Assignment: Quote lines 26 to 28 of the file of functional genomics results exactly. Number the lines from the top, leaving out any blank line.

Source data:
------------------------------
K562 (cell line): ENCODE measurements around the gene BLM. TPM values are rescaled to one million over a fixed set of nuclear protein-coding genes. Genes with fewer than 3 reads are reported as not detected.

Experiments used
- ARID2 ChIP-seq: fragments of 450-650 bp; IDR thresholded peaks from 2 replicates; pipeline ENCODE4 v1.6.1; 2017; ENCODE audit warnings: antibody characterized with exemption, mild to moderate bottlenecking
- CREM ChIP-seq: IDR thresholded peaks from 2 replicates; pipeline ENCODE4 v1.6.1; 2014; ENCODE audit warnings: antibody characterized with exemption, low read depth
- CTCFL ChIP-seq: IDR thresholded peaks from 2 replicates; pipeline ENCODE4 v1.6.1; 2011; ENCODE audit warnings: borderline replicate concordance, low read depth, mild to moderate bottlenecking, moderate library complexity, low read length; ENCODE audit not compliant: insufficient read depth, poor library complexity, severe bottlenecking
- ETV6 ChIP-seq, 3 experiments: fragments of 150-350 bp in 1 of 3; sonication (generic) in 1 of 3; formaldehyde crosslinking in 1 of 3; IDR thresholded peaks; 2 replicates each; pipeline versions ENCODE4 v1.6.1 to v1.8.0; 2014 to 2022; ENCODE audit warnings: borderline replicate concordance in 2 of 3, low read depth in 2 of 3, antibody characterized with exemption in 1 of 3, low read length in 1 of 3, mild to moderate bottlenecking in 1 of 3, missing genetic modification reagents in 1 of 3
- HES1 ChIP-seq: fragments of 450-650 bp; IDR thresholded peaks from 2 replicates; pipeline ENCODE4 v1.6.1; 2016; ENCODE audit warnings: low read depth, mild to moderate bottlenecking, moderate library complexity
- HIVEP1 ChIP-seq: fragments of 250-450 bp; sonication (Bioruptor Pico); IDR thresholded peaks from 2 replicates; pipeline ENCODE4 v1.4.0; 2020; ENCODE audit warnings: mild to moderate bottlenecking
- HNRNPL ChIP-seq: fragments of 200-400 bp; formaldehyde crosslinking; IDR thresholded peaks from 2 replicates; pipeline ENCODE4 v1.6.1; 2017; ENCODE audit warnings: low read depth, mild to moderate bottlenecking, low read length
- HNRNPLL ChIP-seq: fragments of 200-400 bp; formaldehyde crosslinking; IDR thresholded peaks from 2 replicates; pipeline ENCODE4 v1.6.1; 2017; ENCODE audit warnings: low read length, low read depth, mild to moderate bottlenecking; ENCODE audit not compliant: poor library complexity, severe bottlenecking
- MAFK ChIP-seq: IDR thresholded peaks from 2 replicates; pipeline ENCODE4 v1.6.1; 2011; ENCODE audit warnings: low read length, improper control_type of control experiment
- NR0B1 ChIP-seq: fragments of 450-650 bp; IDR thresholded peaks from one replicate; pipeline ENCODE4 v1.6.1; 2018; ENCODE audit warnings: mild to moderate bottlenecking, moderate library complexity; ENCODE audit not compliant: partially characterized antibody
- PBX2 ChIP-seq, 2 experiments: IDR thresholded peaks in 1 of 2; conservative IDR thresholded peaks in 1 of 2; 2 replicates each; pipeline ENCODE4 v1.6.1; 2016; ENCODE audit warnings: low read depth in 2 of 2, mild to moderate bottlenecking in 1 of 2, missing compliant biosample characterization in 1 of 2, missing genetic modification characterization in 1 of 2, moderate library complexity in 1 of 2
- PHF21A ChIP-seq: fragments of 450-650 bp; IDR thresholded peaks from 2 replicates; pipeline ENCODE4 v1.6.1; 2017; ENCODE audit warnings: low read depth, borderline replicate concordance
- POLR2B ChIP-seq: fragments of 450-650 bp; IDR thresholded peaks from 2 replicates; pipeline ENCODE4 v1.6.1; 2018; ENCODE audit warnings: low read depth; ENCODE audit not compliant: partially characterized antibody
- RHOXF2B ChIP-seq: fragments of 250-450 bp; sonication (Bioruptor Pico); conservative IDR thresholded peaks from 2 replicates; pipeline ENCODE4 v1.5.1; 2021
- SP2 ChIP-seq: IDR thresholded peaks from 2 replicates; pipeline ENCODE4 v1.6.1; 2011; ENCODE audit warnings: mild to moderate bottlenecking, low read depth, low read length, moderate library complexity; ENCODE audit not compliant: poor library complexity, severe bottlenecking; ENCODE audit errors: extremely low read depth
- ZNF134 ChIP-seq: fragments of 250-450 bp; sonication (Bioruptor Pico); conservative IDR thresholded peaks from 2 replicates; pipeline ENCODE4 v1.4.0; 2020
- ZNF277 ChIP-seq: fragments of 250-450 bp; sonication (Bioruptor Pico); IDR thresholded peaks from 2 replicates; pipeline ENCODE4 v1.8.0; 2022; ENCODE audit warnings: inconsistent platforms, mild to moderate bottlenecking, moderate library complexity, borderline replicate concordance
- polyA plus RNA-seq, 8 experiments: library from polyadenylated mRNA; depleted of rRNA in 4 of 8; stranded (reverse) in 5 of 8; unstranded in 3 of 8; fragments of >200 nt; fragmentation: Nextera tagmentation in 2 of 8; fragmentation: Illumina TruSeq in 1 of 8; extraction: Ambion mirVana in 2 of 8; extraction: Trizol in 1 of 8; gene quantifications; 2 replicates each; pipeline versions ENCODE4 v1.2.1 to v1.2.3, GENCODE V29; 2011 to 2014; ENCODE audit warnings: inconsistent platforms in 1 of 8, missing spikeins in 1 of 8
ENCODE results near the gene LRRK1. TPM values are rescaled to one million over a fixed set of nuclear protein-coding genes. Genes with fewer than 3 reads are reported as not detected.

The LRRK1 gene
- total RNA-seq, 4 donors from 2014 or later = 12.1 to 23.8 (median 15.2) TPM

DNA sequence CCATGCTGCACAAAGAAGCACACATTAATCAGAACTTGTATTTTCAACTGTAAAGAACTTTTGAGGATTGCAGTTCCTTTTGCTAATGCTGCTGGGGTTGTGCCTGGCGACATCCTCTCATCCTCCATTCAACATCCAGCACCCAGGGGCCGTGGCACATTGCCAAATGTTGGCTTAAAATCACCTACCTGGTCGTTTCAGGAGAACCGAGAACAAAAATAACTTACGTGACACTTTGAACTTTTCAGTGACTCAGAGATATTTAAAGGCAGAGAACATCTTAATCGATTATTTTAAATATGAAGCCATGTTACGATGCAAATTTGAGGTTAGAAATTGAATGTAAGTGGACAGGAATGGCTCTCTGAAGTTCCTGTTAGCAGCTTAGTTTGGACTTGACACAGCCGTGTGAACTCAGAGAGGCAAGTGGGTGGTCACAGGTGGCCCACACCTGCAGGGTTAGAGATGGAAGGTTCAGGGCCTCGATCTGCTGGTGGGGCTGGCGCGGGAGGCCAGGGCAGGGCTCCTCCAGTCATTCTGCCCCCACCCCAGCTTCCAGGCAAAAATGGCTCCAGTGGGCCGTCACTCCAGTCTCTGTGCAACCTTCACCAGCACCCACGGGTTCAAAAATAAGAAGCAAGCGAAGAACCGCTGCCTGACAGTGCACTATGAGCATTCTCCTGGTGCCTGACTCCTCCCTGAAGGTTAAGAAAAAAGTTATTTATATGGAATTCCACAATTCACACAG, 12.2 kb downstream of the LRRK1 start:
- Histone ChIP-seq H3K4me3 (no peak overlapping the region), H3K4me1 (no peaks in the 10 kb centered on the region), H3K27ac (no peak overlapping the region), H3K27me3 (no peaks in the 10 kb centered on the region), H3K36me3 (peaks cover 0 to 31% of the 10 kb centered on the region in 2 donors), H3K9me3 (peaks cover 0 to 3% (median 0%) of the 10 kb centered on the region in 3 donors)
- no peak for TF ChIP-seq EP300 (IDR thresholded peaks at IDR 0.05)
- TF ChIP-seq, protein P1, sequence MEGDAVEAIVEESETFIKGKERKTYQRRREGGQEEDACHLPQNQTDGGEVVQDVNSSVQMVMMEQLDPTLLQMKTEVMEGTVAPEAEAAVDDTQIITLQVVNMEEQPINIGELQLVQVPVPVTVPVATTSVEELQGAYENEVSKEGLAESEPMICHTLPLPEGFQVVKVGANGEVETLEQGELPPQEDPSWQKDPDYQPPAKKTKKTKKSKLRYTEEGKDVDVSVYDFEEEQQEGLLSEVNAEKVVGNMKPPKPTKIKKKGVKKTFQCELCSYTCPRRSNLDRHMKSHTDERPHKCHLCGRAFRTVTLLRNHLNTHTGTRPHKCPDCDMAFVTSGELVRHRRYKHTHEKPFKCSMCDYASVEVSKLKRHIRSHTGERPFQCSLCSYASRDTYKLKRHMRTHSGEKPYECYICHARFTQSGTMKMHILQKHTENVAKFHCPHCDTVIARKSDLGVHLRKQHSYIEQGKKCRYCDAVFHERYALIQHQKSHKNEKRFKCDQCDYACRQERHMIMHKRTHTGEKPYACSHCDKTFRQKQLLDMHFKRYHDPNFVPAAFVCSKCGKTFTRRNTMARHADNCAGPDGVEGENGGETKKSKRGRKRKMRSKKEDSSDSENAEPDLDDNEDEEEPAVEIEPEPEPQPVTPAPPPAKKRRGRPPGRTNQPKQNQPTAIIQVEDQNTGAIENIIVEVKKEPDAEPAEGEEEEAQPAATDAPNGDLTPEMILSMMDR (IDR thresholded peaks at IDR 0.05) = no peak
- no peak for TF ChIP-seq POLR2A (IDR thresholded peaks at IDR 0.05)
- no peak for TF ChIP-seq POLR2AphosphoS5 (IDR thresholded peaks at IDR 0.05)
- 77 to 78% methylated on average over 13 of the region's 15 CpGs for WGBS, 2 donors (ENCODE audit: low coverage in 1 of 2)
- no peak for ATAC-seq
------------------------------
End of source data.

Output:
- no peak for TF ChIP-seq EP300 (IDR thresholded peaks at IDR 0.05)
- TF ChIP-seq, protein P1, sequence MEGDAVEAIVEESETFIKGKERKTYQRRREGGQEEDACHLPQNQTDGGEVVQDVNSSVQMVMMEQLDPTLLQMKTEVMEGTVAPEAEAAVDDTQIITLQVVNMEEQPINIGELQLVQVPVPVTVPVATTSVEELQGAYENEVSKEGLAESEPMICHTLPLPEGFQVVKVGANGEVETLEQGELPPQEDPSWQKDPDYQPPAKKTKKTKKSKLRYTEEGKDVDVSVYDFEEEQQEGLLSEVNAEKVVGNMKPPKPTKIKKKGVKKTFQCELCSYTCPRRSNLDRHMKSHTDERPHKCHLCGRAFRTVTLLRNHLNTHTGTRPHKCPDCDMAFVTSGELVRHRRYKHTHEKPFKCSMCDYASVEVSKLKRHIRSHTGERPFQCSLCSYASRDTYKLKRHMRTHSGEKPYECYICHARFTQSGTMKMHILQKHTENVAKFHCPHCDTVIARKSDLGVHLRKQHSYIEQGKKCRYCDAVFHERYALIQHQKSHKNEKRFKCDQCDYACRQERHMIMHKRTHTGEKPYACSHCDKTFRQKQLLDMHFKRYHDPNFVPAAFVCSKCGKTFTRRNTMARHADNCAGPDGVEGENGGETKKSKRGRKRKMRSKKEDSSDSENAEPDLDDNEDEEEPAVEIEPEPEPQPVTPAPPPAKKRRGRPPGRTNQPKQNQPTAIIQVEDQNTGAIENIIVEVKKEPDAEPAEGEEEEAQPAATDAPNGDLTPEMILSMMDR (IDR thresholded peaks at IDR 0.05) = no peak
- no peak for TF ChIP-seq POLR2A (IDR thresholded peaks at IDR 0.05)